Eating mayonnaise as a performance art.
Dear Grandpa Wiggly,
You used to be a schoolteacher and you’re a really good writer, so I was hoping you could help me out here. I’m writing a novel with a protagonist who I just realized is kinda gay. But I’m wondering if people will still want to read it. Will having a gay protagonist alienate straight readers?
Lord knows I’ve encountered this problem before! I’m always asking Effie if readers will read my stories if the protagonist is mayonnaise. She says no. I say, mayo!
The more important question here is, should you care if you alienate straight readers? If readers aren’t going to read your book because your protagonist is a homosexual, then you’re better off without them! This is the 21st. century. You can have a gay protagonist just like I can have a mayonnaise protagonist.
Albus Dumbledore is gay. Not that there’s anything wrong with that. I don’t recall him ever alienating readers, in fact, he’s one of the most beloved characters in the Harry Potter series. Dumbledore’s sexual orientation is ambiguous and never directly addressed in the books. J. K. Rowling doesn’t bash us over the head with it. I think most people never picked up it (despite his robes and all that “wands out” business) until Rowling was asked if Dumbledore had ever been in love after the last book came out. (I only made the connection when reading the letters Dumbledore wrote to Grindelwald in the last book. Those are more incriminating than my secret love letters to mayonnaise!)
There is a difference between a gay protagonist and a protagonist who just so happens to be gay. The thing to remember is not to announce it to your readers. This is the difference between showing and telling. Show that your character is gay (but don’t over-show it) and don’t restrict his or her identity to sexual orientation. Depending on how pertinent your protagonist’s sexuality is to the story, some readers will pick up on it, others will not. If you can, avoid using label words like “gay” entirely (think of the film 28 Days Later, does anyone ever say “zombie?”) That’s like trying to write a story about vampires without ever using the word “vampire.” This will strengthen your writing.
Best of luck with your novel.
Write. Every. Day.
Don’t you wonder whose great idea it was to go and whip together eggs and vinegar?
Mayonnaise was a marvelous accident, losmonos.
In 1756, during the siege of Mahon, the capital of Minorca, one of the Balearic Islands located in the Mediterranean Sea belonging to Spain, there was a food supply shortage. The chef of Duke de Richelieu in France thought of whipping eggs and oil together without adding any seasoning. The delicious dressing was served to a dinner party hosted by Duke de Richelieu.
Mayonnaise gets its name after a battle was won against the British in Port Mahon. The word Mayonnaise was named after Mahon.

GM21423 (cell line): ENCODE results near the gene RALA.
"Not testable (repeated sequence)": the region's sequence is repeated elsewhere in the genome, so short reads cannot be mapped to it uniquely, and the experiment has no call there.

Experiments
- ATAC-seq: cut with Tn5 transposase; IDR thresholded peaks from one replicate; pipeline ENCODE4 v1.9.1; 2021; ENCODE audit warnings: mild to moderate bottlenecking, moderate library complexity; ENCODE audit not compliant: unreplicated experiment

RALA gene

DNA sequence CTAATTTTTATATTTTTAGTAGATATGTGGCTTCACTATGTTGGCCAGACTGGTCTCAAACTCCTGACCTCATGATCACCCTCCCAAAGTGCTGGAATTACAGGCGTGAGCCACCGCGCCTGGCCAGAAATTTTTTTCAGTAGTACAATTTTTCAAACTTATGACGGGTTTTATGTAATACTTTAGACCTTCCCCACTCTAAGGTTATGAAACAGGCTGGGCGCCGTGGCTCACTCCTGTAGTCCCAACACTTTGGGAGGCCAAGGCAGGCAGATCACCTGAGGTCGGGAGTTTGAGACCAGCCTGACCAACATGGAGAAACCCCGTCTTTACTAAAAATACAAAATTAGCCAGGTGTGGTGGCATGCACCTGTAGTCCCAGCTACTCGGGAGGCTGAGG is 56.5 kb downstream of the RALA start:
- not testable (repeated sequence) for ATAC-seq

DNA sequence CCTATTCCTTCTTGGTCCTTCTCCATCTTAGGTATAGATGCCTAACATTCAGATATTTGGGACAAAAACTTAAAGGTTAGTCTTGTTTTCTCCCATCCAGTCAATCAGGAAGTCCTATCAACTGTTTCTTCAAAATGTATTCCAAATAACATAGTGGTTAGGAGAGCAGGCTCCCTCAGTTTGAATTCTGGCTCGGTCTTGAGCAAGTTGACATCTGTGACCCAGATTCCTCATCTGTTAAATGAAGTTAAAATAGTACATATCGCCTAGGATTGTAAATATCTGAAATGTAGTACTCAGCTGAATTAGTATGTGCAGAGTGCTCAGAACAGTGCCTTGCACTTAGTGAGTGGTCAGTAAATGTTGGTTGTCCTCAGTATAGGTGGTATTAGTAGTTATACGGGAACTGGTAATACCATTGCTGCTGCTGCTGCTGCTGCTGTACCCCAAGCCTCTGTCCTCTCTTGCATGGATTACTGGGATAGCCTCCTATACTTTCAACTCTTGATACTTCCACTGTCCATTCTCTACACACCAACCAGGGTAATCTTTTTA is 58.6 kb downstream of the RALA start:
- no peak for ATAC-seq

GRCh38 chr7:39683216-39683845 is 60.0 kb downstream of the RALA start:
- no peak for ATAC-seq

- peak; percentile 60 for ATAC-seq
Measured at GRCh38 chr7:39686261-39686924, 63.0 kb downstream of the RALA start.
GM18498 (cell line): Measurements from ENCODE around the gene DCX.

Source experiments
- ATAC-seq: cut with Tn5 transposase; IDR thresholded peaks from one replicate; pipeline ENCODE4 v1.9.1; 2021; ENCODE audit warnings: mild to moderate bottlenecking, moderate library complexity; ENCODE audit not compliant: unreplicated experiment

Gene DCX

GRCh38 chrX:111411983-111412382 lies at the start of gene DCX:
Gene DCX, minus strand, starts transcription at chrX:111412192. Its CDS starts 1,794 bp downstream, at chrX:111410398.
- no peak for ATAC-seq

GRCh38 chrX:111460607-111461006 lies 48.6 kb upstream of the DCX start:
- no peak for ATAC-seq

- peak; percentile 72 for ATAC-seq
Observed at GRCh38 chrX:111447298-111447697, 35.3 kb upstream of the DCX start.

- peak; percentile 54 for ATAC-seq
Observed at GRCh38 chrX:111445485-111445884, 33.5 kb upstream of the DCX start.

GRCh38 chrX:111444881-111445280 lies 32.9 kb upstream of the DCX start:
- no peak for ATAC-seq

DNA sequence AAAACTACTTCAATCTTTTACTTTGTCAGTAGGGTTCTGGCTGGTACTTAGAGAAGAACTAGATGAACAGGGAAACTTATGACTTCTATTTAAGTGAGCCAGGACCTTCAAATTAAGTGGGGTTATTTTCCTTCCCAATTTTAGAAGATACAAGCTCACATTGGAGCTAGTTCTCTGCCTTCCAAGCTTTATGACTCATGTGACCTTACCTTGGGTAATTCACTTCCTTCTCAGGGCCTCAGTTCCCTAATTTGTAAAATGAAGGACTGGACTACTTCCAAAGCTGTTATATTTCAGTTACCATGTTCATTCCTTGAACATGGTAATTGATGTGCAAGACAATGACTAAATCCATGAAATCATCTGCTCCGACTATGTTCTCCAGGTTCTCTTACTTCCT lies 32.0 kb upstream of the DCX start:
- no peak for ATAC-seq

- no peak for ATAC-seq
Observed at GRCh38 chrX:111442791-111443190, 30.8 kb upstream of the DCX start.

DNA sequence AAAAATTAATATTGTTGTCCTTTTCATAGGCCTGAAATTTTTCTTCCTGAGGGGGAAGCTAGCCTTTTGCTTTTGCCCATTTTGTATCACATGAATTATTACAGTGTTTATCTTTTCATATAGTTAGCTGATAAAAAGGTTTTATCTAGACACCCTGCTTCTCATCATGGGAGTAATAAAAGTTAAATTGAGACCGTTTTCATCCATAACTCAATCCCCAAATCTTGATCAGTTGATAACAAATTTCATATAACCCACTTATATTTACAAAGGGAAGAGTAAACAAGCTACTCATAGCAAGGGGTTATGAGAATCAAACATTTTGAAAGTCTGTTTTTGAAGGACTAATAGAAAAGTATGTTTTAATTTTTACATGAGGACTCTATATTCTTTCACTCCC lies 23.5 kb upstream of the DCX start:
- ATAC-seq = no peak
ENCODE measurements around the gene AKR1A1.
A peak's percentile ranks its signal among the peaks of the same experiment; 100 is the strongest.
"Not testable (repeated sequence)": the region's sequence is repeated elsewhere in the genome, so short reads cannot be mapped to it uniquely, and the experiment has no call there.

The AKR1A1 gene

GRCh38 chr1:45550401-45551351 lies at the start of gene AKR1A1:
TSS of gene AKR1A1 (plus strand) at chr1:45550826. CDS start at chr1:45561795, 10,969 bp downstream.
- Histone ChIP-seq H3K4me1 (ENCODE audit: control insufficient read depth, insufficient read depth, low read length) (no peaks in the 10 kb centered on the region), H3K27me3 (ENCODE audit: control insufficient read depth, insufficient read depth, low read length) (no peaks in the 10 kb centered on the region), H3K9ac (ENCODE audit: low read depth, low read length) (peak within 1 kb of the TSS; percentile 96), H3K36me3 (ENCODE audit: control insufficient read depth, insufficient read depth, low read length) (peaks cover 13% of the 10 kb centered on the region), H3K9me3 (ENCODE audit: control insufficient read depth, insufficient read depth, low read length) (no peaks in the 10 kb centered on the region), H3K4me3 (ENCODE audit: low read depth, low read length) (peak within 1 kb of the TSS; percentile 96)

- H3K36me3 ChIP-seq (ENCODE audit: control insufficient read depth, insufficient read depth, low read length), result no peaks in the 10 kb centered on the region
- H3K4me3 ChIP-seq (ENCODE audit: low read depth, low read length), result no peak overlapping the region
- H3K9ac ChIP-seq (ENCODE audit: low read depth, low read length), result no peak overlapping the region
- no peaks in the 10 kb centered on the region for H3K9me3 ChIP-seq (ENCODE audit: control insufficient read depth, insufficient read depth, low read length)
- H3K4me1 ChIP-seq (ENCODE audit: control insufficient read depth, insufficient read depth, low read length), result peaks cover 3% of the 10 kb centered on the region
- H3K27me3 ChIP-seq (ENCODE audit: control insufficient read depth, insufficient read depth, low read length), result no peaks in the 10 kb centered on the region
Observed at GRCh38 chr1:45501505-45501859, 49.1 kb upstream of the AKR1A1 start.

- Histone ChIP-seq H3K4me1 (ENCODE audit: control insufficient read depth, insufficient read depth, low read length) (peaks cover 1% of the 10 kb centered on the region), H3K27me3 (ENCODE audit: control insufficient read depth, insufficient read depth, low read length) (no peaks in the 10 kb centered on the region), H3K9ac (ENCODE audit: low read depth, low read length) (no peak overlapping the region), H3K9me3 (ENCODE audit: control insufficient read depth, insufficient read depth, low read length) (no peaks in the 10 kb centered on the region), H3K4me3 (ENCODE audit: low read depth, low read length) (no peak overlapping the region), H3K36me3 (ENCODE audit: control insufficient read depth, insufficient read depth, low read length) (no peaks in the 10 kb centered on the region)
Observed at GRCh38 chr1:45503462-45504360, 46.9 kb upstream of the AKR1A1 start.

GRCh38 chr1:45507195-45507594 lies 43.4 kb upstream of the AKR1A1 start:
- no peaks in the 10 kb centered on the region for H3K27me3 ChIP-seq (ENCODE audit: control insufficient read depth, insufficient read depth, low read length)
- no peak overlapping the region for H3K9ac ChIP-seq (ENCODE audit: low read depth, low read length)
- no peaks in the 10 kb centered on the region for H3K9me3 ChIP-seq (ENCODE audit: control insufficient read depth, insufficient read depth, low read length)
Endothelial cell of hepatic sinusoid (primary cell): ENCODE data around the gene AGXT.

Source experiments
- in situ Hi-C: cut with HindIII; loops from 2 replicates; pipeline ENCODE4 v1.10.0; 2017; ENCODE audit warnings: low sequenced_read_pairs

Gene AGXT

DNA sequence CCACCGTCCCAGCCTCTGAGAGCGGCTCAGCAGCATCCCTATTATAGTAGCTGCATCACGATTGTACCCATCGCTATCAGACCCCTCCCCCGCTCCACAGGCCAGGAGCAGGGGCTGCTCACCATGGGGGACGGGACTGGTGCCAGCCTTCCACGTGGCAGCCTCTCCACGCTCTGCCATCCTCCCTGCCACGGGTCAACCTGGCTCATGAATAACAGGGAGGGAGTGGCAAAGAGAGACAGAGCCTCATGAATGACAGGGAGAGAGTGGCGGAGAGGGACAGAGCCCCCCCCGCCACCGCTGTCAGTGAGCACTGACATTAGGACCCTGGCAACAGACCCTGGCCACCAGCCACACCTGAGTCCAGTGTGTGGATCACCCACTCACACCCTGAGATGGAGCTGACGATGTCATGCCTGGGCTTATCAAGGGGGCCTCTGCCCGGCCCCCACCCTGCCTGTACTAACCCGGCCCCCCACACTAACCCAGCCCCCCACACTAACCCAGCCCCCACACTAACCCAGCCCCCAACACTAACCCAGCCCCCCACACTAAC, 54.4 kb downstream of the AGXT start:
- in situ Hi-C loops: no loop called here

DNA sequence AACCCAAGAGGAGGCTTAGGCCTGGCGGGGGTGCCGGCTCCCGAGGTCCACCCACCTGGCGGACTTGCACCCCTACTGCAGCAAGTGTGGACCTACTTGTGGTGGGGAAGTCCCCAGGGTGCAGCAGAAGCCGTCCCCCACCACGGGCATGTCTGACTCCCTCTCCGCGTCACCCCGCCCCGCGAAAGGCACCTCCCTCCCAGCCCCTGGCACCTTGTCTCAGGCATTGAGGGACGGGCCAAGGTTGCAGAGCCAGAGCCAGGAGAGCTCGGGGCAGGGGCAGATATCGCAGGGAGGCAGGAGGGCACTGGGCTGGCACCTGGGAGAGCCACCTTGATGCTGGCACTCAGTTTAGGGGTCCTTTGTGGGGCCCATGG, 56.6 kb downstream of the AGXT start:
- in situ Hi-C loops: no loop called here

Finally! My two favorite things in the whole world have come together: Bill O’Reilly and mayonnaise. Well, not really. I mean, don’t get me wrong, I am really into mayonnaise, but I’m not that into Bill O’Reilly. He’s not very good between two pieces of bread. I prefer turkey, not bologna! But for once I did actually find some amusement in Bill O’Reilly.
The amusement comes in the form of O’Reilly’s phony outrage and confusion over a Heinz mayonnaise commercial airing in Great Britain only. In the commercial, two men share a kiss, thus making them evil mayonnaise-pushing homosexuals. It’s the “gay thing” that confuses O’Reilly. He thinks the underlying subtext is not about mayonnaise but rather about tolerance and gender blending:
So why are they doing that? Why — it was… It was obviously a gay thing. Now I don’t know what the message is, other than gay people like mayonnaise… I’m confused. This whole gender blending thing. It’s confusing to me… I just want mayonnaise. I don’t want guys kissing.
You’ve got to watch the video. O’Reilly is the only one who seems “outraged” by the commercial. Everyone else is just enjoying a good laugh…at O’Reilly’s expense.
My favorite part: “This is not a gay issue. It’s a mayonnaise issue.” Priceless!
Bill should have known that you can’t talk about mayonnaise for too long before you start to find the situation utterly absurd–and delicious!–which is exactly what happened. And what was with the obscure Wile E. Coyote reference? What point was that guy trying to make?
Now every time Bill O’Reilly slathers mayonnaise on a sandwich he’s going to think of the gays making the sex–doing it live!
When reached for comment, Ketchup wouldn’t respond on the issue, even after pressing him hard and turning him upside down. But after a few minutes at the right angle, he spilled everything.
Mustard didn’t immediately return phone calls, some sources have alluded to the possibility of a crusty clog in the tip. Critics have harshly accused Mustard of being yellow in the past.